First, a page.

Holding Up a Mirror on the Cost of Benefits Fraud

On Sunday, the Observer published statistics which suggested over 85 per cent of the calls to the Government’s benefits fraud hotline between 2010 and 2015 had no case to answer. At around 890,000 false allegations, that’s nearly 500 per day, every day for the last five years.

Critics and political opponents have suggested this is another example of the Government’s attempts to vilify ‘benefits scroungers’. Through TV and radio ads, twitter campaigns and liberally distributed posters, the DWP is accused of nothing short of encouraging a “McCarthy style” witch hunt of fraudulent claimers among an ill-informed (and often misinformed) public. The Government have responded by saying that, as £180 million a year has been clawed back in fraudulent claims, the hotline and media campaign around it are clearly working.

But putting aside the politics of the Government’s often controversial approach to welfare reform, questions ought to be asked regarding the efficiency of this approach. A £180 million saving isn’t to be sniffed at. Benefit fraud is (in fact) mercifully rare, and the Government needs to have a tough line on it. Nonetheless, the amount clawed back thanks to public reporting is dwarfed by the £1.3bn lost to fraud in total last year. That, in turn, is smaller than the £1.8bn lost in error (claimant and official).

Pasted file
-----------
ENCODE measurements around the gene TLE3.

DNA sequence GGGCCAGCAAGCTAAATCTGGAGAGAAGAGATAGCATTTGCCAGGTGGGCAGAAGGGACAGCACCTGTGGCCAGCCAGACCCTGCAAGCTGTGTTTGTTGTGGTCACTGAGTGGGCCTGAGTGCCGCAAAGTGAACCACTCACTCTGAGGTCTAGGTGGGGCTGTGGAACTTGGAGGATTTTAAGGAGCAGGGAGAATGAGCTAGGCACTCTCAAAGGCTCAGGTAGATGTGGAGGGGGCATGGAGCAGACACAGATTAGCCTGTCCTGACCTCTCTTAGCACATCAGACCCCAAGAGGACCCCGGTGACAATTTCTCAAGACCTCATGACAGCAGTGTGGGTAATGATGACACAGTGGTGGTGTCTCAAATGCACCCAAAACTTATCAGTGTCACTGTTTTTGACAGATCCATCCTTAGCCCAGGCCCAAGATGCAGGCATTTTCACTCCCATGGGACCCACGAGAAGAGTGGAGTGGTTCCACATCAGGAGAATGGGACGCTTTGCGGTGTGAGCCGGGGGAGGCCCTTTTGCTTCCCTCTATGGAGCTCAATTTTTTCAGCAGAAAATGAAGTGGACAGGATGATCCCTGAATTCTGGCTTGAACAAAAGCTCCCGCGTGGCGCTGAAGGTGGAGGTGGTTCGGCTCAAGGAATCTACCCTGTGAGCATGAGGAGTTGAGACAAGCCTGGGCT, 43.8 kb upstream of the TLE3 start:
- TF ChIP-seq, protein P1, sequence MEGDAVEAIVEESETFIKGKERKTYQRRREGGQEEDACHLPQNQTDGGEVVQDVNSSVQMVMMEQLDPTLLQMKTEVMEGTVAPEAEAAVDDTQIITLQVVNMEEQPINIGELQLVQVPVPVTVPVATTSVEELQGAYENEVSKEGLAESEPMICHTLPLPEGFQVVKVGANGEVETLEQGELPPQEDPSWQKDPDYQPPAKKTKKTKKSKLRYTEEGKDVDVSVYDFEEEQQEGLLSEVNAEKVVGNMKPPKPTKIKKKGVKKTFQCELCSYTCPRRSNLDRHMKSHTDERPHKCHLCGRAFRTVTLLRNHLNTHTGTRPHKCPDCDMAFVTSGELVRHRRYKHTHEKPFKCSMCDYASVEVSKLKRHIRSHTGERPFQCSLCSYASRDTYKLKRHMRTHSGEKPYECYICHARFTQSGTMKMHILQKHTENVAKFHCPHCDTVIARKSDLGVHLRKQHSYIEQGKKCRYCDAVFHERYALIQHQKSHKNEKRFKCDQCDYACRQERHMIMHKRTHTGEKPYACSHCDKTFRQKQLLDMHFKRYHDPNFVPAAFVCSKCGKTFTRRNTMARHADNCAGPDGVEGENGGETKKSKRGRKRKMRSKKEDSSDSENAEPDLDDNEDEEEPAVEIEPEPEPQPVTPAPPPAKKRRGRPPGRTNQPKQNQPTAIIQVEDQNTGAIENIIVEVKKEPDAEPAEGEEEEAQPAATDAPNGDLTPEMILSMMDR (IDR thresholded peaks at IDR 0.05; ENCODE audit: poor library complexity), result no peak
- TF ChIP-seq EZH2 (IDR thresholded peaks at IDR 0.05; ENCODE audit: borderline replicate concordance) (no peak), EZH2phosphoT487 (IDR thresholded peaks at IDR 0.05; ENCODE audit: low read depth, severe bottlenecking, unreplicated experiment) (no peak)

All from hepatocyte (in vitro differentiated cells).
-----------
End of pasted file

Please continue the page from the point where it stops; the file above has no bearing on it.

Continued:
Moreover, this £180 million saving isn’t net of the costs of the reporting system. How much does an advertising campaign cost, which encouraged more than a million (primarily false) cases to be reported? And what about the administration associated with sorting through those 500 false allegations per day – checking each case manually – in order to root out the real ones?

Without any analysis of the cost-effectiveness of the reporting regime, it is impossible to know whether it costs more than it saves. But it doesn’t take a spreadsheet ‎to know that asking the public to report en masse on suspected benefit fraud is not an efficient method of detection. Few of us will know enough about our neighbour’s income and benefits status‎, not to mention the complexities of the benefits system, to be able to correctly identify fraud. It is a resource-intensive and untargeted approach, and one might argue that the public reports that were founded (likely to be people reporting relatives or those who flaunt their activities) would be captured without the advertising blitz – something more likely to encourage vengeful responses to neighbourhood disputes.

We must be wary of politicising what should be an issue of cost-effectiveness. Maintaining open communication between the DWP and the public is vital, but investments in the social media and advertising campaigns encouraging hundreds of thousands of unfounded allegations (and administration to sort through them) might not be the best use of limited funds. Perhaps more should be directed instead at stripping errors from the system and better internal (and intelligence-led) fraud detection. Whatever is currently being done on these fronts doesn’t seem to be making a large dent in the fraud and error statistics and could well do with a boost of resources.

These low profile, back room activities might not make good sinister looking posters and snappy radio ads – but are likely to reap greater savings at less expense. Surely that ought to be the bottom line for ‎welfare reform?